### Video Transcript

Find the set on which π of π₯ is equal to negative four times π₯ to the power of negative three plus 10 divided by π₯ squared plus nine is continuous. Option (A) the function π is continuous on the set of real numbers. Option (B) the function π is continuous on the set of real numbers excluding zero and three. Option (C) the function π is continuous on the set of real numbers excluding negative three. Option (D) the function π is continuous on the set of real numbers excluding zero. Or option (E) the function π is continuous on the sets of real numbers excluding zero and negative three.

In this question, weβre given an explicit definition of a function π of π₯. And we need to use this to find the set on which this function π of π₯ is continuous. And weβre given five possible options. And thereβs several different ways we could approach this problem. What weβre going to do is weβre going to try and find all of the values of π₯ where our function π is continuous.

To do this, letβs take a closer look at our function π of π₯. First, we can see itβs the sum of two functions. And we recall if two functions are continuous, then their sum is also continuous. So we can look at each of these individually. And this is really helpful because we could look at each of these two parts individually, and we can notice both of these are rational functions.

Remember, a rational function is the quotient of two polynomials. And to see this, it might be easier to rewrite negative four times π₯ to the power of negative three by using our laws of exponents. Itβs equal to negative four over π₯ cubed. Now that weβre trying to find the continuity of rational functions, we can use anything we know about the continuity of rational functions to help us.

The first fact weβre going to want to use is the following. All rational functions are continuous across their entire domain. And remember, the domain of a function is all of the values of π₯ where our function is defined. So all this tells us is our rational functions are continuous everywhere where theyβre defined. But we actually know a very useful result about the domain of rational functions. We also recall rational functions will be defined for all values of π₯ except when their denominator is equal to zero. This is because rational functions are the quotient of two polynomials. And we know all polynomials are defined for all real values of π₯.

So the only way a rational function could not be defined is when weβre dividing by zero. In other words, the denominator would need to be equal to zero. Combining these two facts, we get a very useful result about rational functions. Rational functions are continuous everywhere except when their denominator is equal to zero. We can apply this to both of the rational functions in π of π₯ separately. Letβs start with the first one, which has a denominator of π₯ cubed.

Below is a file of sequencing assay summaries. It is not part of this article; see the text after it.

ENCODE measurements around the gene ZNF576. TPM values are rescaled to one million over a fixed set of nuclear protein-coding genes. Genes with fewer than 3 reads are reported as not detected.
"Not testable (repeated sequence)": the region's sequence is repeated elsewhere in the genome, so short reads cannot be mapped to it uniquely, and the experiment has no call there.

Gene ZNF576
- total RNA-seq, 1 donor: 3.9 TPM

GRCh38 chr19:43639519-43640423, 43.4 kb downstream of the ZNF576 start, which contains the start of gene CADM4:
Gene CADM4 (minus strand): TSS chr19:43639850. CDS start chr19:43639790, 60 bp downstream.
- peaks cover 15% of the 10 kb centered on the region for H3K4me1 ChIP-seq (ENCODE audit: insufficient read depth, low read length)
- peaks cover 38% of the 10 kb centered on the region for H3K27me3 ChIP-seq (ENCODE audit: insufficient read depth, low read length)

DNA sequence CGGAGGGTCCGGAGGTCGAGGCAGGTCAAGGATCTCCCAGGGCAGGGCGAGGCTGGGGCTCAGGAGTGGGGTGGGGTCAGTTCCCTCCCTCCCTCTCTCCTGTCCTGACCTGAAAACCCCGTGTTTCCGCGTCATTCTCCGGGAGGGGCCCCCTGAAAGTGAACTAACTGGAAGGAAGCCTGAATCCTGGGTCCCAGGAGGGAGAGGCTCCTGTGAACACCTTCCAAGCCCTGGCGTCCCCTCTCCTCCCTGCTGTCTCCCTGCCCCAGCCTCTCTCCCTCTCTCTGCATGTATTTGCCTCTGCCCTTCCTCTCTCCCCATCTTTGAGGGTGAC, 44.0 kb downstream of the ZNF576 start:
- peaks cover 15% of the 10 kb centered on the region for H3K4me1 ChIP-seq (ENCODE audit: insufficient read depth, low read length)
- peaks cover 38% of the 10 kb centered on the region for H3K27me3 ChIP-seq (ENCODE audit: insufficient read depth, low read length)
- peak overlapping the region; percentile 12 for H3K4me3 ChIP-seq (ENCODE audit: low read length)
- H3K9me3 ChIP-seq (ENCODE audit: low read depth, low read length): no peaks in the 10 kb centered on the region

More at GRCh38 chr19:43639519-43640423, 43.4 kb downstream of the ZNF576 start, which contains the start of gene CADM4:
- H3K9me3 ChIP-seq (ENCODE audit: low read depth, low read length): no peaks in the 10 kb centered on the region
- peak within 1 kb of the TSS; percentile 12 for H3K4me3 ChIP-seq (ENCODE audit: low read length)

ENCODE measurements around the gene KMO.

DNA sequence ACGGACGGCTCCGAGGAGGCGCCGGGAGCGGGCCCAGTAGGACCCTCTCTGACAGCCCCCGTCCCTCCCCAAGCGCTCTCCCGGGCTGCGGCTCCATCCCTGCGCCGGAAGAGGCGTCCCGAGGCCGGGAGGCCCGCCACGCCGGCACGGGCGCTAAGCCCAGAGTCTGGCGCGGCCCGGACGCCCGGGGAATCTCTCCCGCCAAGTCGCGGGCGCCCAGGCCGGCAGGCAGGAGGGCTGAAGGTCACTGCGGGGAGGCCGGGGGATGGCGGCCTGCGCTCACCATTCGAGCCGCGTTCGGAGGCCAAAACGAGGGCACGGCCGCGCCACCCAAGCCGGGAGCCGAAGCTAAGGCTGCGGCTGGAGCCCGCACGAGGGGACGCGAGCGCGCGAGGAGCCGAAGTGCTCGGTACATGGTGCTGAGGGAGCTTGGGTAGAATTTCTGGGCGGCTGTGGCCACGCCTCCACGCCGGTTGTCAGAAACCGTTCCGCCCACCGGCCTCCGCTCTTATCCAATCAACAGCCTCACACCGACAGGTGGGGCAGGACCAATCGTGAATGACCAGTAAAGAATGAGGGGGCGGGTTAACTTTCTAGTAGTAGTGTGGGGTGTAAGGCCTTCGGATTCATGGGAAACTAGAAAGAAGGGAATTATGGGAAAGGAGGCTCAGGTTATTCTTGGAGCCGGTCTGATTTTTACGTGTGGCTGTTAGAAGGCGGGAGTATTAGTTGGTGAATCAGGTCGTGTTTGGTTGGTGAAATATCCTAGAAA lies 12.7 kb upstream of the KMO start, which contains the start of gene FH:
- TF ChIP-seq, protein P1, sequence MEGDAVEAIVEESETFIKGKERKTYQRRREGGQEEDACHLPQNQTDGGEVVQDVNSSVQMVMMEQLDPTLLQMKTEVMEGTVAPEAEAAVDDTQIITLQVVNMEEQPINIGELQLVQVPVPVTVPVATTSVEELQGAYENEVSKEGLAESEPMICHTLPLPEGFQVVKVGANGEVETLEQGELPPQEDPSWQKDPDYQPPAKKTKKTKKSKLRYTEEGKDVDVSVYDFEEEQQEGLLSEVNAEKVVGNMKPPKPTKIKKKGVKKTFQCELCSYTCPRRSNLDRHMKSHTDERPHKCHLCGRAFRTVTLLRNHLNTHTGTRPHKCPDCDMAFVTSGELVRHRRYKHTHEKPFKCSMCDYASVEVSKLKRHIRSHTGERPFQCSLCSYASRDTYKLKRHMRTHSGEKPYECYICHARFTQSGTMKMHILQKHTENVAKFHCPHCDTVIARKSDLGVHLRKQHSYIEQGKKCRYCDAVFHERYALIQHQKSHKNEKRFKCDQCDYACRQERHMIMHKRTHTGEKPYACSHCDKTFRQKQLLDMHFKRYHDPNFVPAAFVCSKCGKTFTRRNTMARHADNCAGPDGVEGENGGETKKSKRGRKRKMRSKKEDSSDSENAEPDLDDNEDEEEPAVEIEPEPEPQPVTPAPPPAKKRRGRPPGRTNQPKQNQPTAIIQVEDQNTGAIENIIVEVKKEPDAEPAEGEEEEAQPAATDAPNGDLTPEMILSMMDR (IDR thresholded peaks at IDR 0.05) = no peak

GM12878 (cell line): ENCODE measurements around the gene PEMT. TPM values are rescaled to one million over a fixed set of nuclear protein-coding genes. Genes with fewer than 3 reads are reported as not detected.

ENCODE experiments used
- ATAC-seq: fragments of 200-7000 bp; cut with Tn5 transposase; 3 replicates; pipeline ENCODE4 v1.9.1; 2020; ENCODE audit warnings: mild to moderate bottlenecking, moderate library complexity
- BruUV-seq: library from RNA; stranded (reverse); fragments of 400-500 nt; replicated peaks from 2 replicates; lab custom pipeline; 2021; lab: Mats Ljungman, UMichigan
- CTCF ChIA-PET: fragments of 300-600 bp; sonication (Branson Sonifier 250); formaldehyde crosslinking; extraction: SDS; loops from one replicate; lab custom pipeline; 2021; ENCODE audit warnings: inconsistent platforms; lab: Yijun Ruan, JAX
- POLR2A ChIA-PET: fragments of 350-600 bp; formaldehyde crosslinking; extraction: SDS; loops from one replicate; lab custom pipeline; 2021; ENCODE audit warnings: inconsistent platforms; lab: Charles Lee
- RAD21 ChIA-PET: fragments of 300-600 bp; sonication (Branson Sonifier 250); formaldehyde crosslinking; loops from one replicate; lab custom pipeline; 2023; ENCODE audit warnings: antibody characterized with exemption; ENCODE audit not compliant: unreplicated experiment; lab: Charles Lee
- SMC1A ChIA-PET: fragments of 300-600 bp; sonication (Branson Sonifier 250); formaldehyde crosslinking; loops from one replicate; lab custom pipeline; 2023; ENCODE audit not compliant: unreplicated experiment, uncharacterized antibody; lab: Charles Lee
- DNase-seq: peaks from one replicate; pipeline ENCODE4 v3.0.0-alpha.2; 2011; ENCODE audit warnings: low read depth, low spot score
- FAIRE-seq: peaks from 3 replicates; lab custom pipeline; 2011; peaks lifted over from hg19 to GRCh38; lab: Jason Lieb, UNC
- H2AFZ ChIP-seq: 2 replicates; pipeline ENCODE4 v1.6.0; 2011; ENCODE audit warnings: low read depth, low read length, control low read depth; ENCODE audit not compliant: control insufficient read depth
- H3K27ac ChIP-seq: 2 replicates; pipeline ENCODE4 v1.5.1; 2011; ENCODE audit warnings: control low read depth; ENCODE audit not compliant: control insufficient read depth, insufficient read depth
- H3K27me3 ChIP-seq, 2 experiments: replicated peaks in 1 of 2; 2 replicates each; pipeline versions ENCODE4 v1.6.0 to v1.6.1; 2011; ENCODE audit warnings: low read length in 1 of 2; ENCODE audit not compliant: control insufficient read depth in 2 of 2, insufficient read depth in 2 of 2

By using our two results, this will be continuous for all values of π₯ except where its denominator is equal to zero. Of course, π₯ cubed being equal to zero means that π₯ must be equal to zero. Therefore, weβve proven that negative four over π₯ cubed is continuous on the set of real numbers excluding zero.

We can do exactly the same thing for our second rational function. Once again, by applying our two rules, we would need to know where the denominator of this rational function is equal to zero. We would need to solve π₯ squared plus nine is equal to zero. However, we can prove that this has no real roots. For example, the discriminant of this quadratic is negative.

However, we could also use the fact that π₯ squared is going to be greater than or equal to zero for all real values of π₯. And then we add nine. This is going to be positive for any value of π₯. So it canβt be equal to zero. Therefore, if the denominator of this rational function is never equal to zero, then itβs defined for all real values of π₯. So 10 divided by π₯ squared plus nine must be continuous for all real values of π₯.

Now we can talk about the continuity of π of π₯ since itβs the sum of these two rational functions. Remember, the sum of two continuous functions is itself continuous. So just by using this, weβve proven π of π₯ is continuous on the set of all real numbers except when π₯ is equal to zero. And just to be absolutely sure, we might be wondering what happens when π₯ is equal to zero in our function π of π₯.

Well, if we were to substitute π₯ is equal to zero into our function π of π₯, we would see weβre dividing by zero. So π evaluated at zero is not defined. And we know a function canβt be continuous at a value of π₯ if itβs not defined at this value of π₯.

Therefore, we were able to show that the function π of π₯ is continuous for all real values except when π₯ is equal to zero. And this was given as option (D).